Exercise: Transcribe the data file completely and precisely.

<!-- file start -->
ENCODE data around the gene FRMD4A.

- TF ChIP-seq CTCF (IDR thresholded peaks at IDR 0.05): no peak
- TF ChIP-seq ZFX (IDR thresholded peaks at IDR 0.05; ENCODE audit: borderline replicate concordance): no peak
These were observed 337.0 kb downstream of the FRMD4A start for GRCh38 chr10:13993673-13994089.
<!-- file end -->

ENCODE data around the gene FRMD4A.

- TF ChIP-seq CTCF (IDR thresholded peaks at IDR 0.05): no peak
- TF ChIP-seq ZFX (IDR thresholded peaks at IDR 0.05; ENCODE audit: borderline replicate concordance): no peak
These were observed 337.0 kb downstream of the FRMD4A start for GRCh38 chr10:13993673-13994089.